7th February, 2014 / 11.00am - 4.00pm
24th March, 2020
Anthropology was in part born in the museum. Today the colonial legacies contained within ethnographic collections, as well as the questions about the politics of cultural representation, continue to inflect and impact the discipline, even as it has largely removed itself from the space of the museum.
Haidy Geismar, Professor of Anthropology, UCL Department of Anthropology, delivers her Inaugural Lecture.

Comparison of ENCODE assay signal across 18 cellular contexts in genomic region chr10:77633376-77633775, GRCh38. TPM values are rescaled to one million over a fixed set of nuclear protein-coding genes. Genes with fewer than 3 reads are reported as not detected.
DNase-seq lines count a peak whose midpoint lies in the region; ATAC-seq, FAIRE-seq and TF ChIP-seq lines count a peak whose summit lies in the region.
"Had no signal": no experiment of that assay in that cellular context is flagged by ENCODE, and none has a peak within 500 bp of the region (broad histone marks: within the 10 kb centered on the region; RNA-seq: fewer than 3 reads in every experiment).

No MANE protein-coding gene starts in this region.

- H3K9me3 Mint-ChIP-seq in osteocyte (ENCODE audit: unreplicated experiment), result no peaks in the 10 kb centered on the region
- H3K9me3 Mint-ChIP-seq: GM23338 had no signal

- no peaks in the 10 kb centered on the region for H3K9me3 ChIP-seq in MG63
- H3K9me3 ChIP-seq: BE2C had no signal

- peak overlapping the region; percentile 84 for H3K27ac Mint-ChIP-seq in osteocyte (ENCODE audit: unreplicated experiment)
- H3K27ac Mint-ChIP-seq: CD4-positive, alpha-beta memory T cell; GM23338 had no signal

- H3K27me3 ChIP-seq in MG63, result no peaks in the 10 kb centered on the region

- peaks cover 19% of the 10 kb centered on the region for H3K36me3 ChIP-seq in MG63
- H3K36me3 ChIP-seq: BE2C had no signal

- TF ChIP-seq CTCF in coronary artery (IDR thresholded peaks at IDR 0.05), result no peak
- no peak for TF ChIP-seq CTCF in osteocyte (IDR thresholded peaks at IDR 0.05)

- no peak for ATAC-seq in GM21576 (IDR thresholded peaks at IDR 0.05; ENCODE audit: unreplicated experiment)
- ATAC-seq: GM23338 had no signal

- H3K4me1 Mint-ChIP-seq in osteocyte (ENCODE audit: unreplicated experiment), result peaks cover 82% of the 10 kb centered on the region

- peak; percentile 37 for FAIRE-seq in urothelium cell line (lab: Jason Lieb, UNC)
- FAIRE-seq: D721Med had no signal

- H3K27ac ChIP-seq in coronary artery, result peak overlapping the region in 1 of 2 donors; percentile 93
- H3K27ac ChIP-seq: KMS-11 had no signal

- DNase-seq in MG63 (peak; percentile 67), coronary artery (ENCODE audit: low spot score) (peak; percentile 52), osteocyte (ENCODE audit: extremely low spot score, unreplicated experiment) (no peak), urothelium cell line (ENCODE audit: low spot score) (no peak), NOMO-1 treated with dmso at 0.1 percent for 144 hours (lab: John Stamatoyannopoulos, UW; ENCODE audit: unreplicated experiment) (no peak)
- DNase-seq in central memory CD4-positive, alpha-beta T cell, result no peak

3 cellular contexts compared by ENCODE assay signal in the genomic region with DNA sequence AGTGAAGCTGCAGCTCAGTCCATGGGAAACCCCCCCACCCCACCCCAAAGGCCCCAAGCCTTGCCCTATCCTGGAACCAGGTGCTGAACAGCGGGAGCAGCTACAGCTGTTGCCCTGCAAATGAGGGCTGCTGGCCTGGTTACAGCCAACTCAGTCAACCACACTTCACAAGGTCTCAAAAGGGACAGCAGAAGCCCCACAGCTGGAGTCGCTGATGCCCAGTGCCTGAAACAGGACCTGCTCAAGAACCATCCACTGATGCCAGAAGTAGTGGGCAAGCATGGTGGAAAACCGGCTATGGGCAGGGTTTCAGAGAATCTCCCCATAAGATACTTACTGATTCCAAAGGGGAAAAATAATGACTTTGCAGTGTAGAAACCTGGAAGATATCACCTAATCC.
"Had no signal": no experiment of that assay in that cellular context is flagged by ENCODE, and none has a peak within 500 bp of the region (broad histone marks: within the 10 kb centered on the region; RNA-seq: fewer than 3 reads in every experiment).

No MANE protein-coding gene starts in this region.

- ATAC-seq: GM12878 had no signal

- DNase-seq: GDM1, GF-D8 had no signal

Today, museums are crucial sites in the negotiation of colonial histories, and in the contemporary imagination of a globalized civil society. Objects, and collections, continue to be important sites for the negotiation of identities and for working out forms of restitution and reparation. In the wake of increased calls to decolonize both museums and the discipline of anthropology, what is the future of museum anthropology? Drawing on my own work in Vanuatu and New Zealand, as curator of the UCL Ethnography Collections, and in imagining the role of objects and collections in our new campus at UCL East, I explore the enduring questions around cultural representation, inequality, and colonial legacies. Do digital technologies have the power to redeem colonial regimes of ownership or do they simply continue colonial knowledge systems? What can young people in contemporary London learn from Ethnographic collections? and what is the future of these collections in the wake of radical claims for restitution and repatriation?